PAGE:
Daniel Bavly writes on how, despite almost constant warfare, Israel has taken leaps and bounds in establishing a booming economy, and building world-class industries and academic institutions. Yet since this most recent war, Bavly raises the question of growing fatigue in Israeli society. With an inexperienced and irresponsible government, a weakened military, and a cynical society, many in Israel are losing the hope they once had for peace. In Bavly‘s opinion, despite the creeping pessimism of recent years, if Israel can shake itself free of its fatigue, and take an affirmative direction towards creating innovative and collaborative strategies for peace, there will still be reason to hope.
George E. Irani discusses how a new source of tension, caused by outside forces, has been created within Lebanon. As the UN Security Council prepares to investigate the assassination of Lebanese Former Prime Minister Rafiq al Hariri, Syria has expressed fears that it will be blamed. While Lebanon is quiet now, it is unclear how long the calm will last.
Juan Pedro García explains why, with the advance of the Internet, printed newspapers are coming up against a great number of challenges. In Garcia‘s opinion, it is essential for the printed media to adapt itself to fit the new times and technologies, not only to ensure their own survival, but also to avoid negative impacts on free expression, and objective reporting. A reduction in the diversity of printed news sources could present a backsliding for pluralism and democracy. The press, therefore, needs to look towards the future, taking advantage of new technologies and offering readers a diversity of viewpoints. If not, we may very well see in our lifetime, the end of printed news.
Miguel Angel Benedicto discusses the progress of negotiations for Turkey‘s membership into the European Union and the conditions that the European Parliament has set on Ankara. Despite Ankara’s battle against torture, corruption, and the violation of women’s rights, 48 percent of Europeans are against Turkey’s integration into the European Union. In Benedicto‘s opinion, the interruption in negotiations could endanger the establishment of ties between the East and the West. Will it be possible to salvage the almost inevitable train wreck?
Walid Salem discusses the lessons that have come out of attempts over the last ten years to establish democracy in Lebanon, Iraq, and Palestine. In Salem‘s opinion, the establishment of real participatory democracies, with solid democratic institutions, is essential to solving many of the problems in the Middle East from wars, to extremism, to lack of unity, to the corruption of authoritarian regimes. But democracy must be established very carefully: forging pacts between local liberal democrats, and moderate enlightened Islamists; developing real un-patronizing partnerships between the West and local democracies; and humanizing and respecting the equal rights, liberties, and opinions of all citizens.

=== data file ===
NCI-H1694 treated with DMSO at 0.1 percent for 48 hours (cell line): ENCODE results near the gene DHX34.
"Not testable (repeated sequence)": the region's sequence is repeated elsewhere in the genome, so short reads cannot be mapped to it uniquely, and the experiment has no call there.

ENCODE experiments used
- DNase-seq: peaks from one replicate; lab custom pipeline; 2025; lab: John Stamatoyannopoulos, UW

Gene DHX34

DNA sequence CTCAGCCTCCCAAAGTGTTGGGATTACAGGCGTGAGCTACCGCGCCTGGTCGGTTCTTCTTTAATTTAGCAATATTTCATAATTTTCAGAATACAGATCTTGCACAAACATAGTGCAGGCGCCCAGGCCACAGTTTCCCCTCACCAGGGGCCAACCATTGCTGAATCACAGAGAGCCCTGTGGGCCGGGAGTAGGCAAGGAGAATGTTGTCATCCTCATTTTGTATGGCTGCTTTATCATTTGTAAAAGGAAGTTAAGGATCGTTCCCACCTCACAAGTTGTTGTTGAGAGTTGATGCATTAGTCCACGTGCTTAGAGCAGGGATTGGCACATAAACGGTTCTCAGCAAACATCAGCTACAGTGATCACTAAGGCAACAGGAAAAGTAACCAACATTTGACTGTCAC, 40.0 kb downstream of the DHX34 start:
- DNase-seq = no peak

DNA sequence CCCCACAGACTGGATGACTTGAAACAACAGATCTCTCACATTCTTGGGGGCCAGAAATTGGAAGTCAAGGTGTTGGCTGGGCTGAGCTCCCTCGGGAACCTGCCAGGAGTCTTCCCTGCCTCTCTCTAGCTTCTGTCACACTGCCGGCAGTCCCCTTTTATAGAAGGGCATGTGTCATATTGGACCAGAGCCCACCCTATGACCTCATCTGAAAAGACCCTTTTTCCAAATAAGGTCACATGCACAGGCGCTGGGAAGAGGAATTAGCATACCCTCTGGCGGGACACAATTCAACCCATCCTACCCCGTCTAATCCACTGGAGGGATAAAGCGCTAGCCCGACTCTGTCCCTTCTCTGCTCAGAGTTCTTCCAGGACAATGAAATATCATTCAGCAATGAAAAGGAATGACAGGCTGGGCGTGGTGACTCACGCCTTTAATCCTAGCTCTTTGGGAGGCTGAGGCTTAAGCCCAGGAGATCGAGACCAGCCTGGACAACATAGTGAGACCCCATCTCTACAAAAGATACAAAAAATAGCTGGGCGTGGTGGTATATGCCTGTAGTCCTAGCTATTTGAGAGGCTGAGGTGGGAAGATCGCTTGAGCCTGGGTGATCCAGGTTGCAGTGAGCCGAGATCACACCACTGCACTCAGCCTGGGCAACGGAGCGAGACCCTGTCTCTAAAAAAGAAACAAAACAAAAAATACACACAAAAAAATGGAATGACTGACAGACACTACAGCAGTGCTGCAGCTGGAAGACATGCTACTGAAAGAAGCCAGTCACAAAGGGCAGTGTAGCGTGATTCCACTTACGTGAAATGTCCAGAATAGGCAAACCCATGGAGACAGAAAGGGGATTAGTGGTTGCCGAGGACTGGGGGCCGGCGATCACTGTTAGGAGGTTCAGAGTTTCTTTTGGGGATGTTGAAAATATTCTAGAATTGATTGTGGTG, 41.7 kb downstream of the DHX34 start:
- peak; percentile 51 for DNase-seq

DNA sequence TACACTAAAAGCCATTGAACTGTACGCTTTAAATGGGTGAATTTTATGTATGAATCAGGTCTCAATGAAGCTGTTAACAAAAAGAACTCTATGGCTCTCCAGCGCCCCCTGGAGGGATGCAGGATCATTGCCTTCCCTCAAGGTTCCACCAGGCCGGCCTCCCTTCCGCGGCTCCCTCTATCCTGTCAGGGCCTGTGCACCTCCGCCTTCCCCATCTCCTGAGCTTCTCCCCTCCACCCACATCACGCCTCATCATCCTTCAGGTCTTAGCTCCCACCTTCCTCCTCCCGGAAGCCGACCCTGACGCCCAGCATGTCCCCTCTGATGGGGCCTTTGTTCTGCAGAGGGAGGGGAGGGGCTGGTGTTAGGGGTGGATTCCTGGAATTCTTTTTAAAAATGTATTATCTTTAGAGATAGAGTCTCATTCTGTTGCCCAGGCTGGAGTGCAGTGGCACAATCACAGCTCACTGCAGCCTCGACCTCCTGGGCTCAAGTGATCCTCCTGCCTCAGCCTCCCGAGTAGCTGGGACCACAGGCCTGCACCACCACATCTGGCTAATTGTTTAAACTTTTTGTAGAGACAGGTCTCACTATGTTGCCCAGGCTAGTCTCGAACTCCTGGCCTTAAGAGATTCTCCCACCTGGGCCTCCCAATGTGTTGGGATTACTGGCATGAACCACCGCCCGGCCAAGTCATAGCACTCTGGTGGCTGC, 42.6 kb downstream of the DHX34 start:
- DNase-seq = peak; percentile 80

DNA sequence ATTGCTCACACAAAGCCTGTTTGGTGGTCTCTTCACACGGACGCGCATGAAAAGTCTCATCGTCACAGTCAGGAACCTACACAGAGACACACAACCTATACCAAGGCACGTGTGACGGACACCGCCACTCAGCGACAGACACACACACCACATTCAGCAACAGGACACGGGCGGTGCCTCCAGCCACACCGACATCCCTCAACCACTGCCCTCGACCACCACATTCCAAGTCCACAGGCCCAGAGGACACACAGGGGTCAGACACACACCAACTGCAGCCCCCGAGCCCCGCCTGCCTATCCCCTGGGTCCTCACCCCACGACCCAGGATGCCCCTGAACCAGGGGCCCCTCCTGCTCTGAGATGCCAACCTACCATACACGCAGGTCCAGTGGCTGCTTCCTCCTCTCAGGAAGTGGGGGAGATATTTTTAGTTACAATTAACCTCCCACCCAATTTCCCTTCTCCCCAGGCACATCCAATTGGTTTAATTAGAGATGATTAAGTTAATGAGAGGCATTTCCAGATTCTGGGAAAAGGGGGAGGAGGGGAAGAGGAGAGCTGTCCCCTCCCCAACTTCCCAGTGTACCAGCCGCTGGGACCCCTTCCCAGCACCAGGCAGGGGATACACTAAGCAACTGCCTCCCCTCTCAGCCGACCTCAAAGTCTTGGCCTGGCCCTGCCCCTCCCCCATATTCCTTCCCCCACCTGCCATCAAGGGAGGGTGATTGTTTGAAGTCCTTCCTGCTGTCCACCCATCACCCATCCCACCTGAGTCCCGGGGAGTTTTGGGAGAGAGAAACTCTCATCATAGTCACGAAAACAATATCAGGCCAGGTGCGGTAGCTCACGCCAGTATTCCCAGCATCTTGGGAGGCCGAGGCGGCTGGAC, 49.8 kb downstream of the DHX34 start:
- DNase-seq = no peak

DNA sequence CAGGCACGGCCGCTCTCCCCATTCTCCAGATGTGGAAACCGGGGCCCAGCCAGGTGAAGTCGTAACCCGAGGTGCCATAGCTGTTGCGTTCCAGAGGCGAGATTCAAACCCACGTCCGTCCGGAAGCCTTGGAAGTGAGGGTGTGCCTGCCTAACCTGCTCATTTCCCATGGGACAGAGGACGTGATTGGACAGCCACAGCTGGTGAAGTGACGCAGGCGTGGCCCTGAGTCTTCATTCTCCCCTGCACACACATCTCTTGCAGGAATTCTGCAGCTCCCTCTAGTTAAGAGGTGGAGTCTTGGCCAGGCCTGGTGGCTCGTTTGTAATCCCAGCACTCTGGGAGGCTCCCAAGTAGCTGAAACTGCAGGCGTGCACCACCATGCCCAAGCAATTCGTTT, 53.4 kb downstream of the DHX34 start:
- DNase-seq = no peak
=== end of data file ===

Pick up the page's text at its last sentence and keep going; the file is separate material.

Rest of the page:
By Arshin Adib-Moghaddam (for Safe Democracy)
Arshin Adib-Moghaddam discusses the creation of a new US policy of pre-emptive nuclear strikes. While, the threat of nuclear pre-emption has a history of precedents in the United States, recent antagonistic US actions are working to unravel the diplomatic framework that has helped avoid nuclear proliferation in the past. In Adib-Moghaddamn‘s opinion, the Pentagon’s newly adopted CONPLAN 8022, has successfully replaced the policy of Mutually Assured Destruction with Assured Destruction, dangerously favouring the use of nuclear weapons, even in the absence of a competing nuclear threat.
Mauro Victoria Soares discusses the contention of the Presidential elections in Brazil, which have never been so clearly divided along economic lines: Geraldo Alckmin garnering much of his support from the upper classes, and Lula da Silva from the lower strata of society. Initial polls had predicted an easy victory for Lula in the first round, but due to the sensationalizing of a scandal involving Worker’s Party members, Lula‘s popularity may have been hurt. It remains to be seen whether Lula‘s popular and successful economic redistribution programs will be enough to win him a second chance at the Presidency against a tough opposition.
Mario Toer explains the complex political framework of Brazil, where 49 percent of the votes obtained by Lula and the Worker’s Party in the first round of elections represents a real accomplishment. In Toer‘s opinion, Lula will most likely win the second round, but if he wants to get anything done, he will have to give up his naivety and undertake skillful negotiations with the Brazilian Democratic Movement Party. Toer explains who is who in the vast panorama of Brazilian politics.
Mario Esteban analyzes the relationship between China and Japan since the nomination of the new Japanese Prime Minister Shinzo Abe and the conversion of North Korea‘s nuclear threat into a reality. In Esteban‘s opinion, both Peking and Tokyo will oppose the nuclear proliferation on the Korean peninsula head on. But when the time comes to decide what measures to take against Pyongyang, the discrepancies will begin to surface.